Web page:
Drake and other celebrities support finance firm’s efforts to offset their carbon footprint

Grammy-winning rapper Drake is the latest in a group of celebrities – including actors Robert Downey Jr., Leonardo DiCaprio and Orlando Bloom – is teaming up with California-based company Aspiration to find ways to cut back on significant carbon footprint linked to being an international superstar. .

The eco-friendly financial services company will check Drake’s schedule, events and trips to calculate his carbon footprint. Part of Aspiration’s approach includes a reforestation program that plants millions of trees across the country to offset carbon overload.

For Drake, who had 31 concert dates in 2019 spanning Los Angeles to Rio de Janeiro and London to Paris, his private jet – dubbed “Air Drake” – the impact of his carbon footprint requires some calculation.

“Drake’s carbon footprint is bigger than yours or mine,” said Andrei Cherny, CEO of Aspiration. “If Aspiration is able to help [him] cut its negative impact on the planet, we can help everyone.

He praises Drake for leading what he describes as “a cultural movement to inspire people to take simple, automated and personalized action to tackle the climate crisis.”

Data on Drake’s actual carbon footprint calculation was not available, but a proprietary algorithm makes it easy to establish carbon neutrality, according to Aspiration. The company will also engage a third party auditor to validate Drake’s business as carbon neutral.

“We have software that takes the contribution of an individual or business in all parts of their business: transportation, production of products and the carbon footprint of consumers who consume those products,” said the co-founder of Aspiration, Joe Sanberg. “Based on the data that we get from our customers, including Drake, we are able to calculate the carbon emissions from all of these activities, and then we are able to calculate how many trees we need to plant under. our reforestation program and for what period of time. “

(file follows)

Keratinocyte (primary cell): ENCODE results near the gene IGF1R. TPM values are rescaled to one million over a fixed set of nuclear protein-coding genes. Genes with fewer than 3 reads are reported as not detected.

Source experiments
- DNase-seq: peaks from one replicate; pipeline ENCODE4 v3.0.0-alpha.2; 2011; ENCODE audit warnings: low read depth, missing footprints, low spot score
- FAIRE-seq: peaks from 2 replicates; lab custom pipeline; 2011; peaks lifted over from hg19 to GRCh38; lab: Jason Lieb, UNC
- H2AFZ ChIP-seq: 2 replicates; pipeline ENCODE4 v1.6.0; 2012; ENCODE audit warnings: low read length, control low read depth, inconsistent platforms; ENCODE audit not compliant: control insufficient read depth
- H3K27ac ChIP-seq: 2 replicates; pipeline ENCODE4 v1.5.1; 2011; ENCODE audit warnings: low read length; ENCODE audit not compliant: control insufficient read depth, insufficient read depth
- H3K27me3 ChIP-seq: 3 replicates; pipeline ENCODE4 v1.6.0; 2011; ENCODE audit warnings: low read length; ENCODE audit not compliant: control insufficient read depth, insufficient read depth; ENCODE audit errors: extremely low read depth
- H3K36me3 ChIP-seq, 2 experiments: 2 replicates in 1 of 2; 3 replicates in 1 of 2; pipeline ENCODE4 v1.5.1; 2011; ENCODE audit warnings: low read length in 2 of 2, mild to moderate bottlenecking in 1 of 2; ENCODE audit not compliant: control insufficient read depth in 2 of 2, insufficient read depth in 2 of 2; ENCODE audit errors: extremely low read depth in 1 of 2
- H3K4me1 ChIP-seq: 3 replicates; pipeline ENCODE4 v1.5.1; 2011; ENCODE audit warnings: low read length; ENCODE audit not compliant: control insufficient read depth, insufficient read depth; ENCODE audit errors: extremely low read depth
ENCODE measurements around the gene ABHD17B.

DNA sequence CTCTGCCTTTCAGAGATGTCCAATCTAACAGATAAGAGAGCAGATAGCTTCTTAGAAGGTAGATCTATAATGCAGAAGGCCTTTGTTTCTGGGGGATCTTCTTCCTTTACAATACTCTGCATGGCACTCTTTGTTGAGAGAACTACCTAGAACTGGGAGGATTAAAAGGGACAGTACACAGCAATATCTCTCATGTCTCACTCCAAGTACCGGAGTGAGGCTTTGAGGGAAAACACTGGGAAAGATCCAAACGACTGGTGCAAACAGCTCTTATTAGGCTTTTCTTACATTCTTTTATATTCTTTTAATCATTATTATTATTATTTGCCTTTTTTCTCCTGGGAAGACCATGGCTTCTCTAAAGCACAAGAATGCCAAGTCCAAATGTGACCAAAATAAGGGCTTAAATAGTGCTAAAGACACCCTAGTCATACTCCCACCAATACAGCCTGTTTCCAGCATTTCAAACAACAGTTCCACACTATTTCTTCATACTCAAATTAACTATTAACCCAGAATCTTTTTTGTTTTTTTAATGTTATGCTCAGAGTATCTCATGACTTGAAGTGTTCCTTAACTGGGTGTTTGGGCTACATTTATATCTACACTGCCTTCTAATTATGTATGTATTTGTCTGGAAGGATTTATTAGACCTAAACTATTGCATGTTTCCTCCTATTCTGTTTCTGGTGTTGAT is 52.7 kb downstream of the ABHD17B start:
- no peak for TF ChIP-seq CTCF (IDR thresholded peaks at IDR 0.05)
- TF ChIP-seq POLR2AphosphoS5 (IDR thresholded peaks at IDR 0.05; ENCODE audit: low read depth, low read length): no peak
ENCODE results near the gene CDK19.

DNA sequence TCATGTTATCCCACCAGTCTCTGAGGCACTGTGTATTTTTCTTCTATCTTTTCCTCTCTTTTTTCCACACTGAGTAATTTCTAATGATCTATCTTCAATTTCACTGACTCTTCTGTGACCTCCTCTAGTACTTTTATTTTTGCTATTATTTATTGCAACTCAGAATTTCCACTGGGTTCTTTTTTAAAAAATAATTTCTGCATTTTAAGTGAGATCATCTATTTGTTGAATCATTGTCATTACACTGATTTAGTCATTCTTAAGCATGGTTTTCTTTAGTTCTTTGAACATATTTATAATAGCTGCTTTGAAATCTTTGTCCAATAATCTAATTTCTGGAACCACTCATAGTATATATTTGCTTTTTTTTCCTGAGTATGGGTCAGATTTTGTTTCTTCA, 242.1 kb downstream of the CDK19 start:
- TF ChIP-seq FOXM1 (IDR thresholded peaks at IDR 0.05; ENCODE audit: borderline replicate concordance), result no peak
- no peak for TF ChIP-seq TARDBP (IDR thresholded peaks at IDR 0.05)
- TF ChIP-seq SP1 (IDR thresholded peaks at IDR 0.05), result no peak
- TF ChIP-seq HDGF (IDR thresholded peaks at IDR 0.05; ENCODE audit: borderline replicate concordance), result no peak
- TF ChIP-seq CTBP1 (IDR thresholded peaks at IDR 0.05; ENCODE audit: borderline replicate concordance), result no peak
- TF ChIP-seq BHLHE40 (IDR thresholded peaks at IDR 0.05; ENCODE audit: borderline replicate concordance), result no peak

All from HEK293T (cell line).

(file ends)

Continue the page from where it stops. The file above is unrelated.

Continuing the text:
A reforestation program is one of the ways the financial services company helps offset customers’ carbon footprints. (Brian Garrity / Unsplash)

It takes just over 1,000 trees planted to offset the emissions of an average person, each absorbing about 31 pounds of carbon dioxide, according to the nonprofit conservation group Saving Nature.

“It’s exciting to partner with a company that has found a simple way to provide everyone with the opportunity to reduce their carbon footprint,” Drake said in a statement. “Aspiration’s innovative approach to tackling climate change is truly inspiring, and I hope that together we can help motivate and raise awareness. “

Integrated sustainability

Cherny, an economic policy expert and former speechwriter for President Bill Clinton, and Sanberg, a progressive entrepreneur and investor, co-founded Aspiration in 2013 and opened in 2015. Since its launch, the company has gained 4 million customers and $ 250 million. with the support of investors including Downey Jr., DiCaprio and Bloom.

Although the company provides everyday banking products, Sanberg describes Aspiration as a “sustainability service provider”, rather than a conventional bank.

“We offer financial products such as bank accounts, investment products and a credit card,” he said. “All of these products are made special by the automated sustainability features they have associated with them. So you can turn those everyday financial products into more than where you deposit your paycheck or what to use for shopping.

Over the past year, the company’s home and business customers have funded the planting of more than 15 million trees in the United States, Sanberg said, adding that more than 5 billion trees were planned to be planted. ‘trees over the next 20 years.

Aspiration’s efforts include the “Plant Your Change” program, which allows customers to round up any transaction to the nearest dollar to plant a tree as part of the company’s reforestation program. The Aspiration Redwood Fund is a sustainable mutual fund that invests only in environmentally friendly companies. The planet protection program accounts for the carbon production of drivers, then purchases carbon offsets to counter the climate impact.